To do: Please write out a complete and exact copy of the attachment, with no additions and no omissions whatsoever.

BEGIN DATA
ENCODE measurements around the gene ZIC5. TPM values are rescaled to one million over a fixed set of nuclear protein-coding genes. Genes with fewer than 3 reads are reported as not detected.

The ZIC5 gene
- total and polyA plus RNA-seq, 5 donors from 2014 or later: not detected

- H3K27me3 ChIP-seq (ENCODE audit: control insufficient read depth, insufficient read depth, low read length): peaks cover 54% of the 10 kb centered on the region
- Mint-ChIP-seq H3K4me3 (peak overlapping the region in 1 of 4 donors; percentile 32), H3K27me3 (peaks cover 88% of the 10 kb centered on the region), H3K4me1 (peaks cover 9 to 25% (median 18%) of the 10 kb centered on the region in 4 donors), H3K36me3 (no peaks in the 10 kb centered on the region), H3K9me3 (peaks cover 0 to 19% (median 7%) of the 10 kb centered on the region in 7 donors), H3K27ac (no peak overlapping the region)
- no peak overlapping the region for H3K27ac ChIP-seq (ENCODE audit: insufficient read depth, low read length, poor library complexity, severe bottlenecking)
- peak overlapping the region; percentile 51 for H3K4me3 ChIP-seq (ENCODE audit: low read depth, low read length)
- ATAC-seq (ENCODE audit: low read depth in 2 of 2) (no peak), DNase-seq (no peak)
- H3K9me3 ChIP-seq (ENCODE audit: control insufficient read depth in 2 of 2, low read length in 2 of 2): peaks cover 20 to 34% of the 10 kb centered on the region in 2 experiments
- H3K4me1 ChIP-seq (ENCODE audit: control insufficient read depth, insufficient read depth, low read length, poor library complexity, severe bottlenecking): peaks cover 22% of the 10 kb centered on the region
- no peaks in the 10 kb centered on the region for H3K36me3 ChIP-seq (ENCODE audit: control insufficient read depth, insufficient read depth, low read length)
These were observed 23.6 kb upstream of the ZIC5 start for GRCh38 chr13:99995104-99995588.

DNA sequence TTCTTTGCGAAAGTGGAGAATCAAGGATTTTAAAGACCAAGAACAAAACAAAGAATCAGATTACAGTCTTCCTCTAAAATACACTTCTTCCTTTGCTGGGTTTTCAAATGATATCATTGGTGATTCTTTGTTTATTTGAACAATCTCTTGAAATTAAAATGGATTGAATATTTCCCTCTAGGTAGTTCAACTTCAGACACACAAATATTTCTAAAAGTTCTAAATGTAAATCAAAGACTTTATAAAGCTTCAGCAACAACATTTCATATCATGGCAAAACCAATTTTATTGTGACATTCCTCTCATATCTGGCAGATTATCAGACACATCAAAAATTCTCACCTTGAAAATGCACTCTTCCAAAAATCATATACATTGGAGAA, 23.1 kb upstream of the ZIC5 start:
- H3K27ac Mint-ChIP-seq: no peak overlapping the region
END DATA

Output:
ENCODE measurements around the gene ZIC5. TPM values are rescaled to one million over a fixed set of nuclear protein-coding genes. Genes with fewer than 3 reads are reported as not detected.

The ZIC5 gene
- total and polyA plus RNA-seq, 5 donors from 2014 or later: not detected

- H3K27me3 ChIP-seq (ENCODE audit: control insufficient read depth, insufficient read depth, low read length): peaks cover 54% of the 10 kb centered on the region
- Mint-ChIP-seq H3K4me3 (peak overlapping the region in 1 of 4 donors; percentile 32), H3K27me3 (peaks cover 88% of the 10 kb centered on the region), H3K4me1 (peaks cover 9 to 25% (median 18%) of the 10 kb centered on the region in 4 donors), H3K36me3 (no peaks in the 10 kb centered on the region), H3K9me3 (peaks cover 0 to 19% (median 7%) of the 10 kb centered on the region in 7 donors), H3K27ac (no peak overlapping the region)
- no peak overlapping the region for H3K27ac ChIP-seq (ENCODE audit: insufficient read depth, low read length, poor library complexity, severe bottlenecking)
- peak overlapping the region; percentile 51 for H3K4me3 ChIP-seq (ENCODE audit: low read depth, low read length)
- ATAC-seq (ENCODE audit: low read depth in 2 of 2) (no peak), DNase-seq (no peak)
- H3K9me3 ChIP-seq (ENCODE audit: control insufficient read depth in 2 of 2, low read length in 2 of 2): peaks cover 20 to 34% of the 10 kb centered on the region in 2 experiments
- H3K4me1 ChIP-seq (ENCODE audit: control insufficient read depth, insufficient read depth, low read length, poor library complexity, severe bottlenecking): peaks cover 22% of the 10 kb centered on the region
- no peaks in the 10 kb centered on the region for H3K36me3 ChIP-seq (ENCODE audit: control insufficient read depth, insufficient read depth, low read length)
These were observed 23.6 kb upstream of the ZIC5 start for GRCh38 chr13:99995104-99995588.

DNA sequence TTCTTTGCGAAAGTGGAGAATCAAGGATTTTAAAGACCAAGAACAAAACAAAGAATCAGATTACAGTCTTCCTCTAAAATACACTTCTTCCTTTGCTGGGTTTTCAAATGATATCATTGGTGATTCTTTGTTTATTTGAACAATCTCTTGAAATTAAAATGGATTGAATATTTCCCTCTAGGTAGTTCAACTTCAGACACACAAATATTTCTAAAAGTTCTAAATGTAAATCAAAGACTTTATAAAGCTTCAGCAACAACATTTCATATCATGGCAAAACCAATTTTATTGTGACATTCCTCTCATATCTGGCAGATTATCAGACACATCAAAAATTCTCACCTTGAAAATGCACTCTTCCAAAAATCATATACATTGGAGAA, 23.1 kb upstream of the ZIC5 start:
- H3K27ac Mint-ChIP-seq: no peak overlapping the region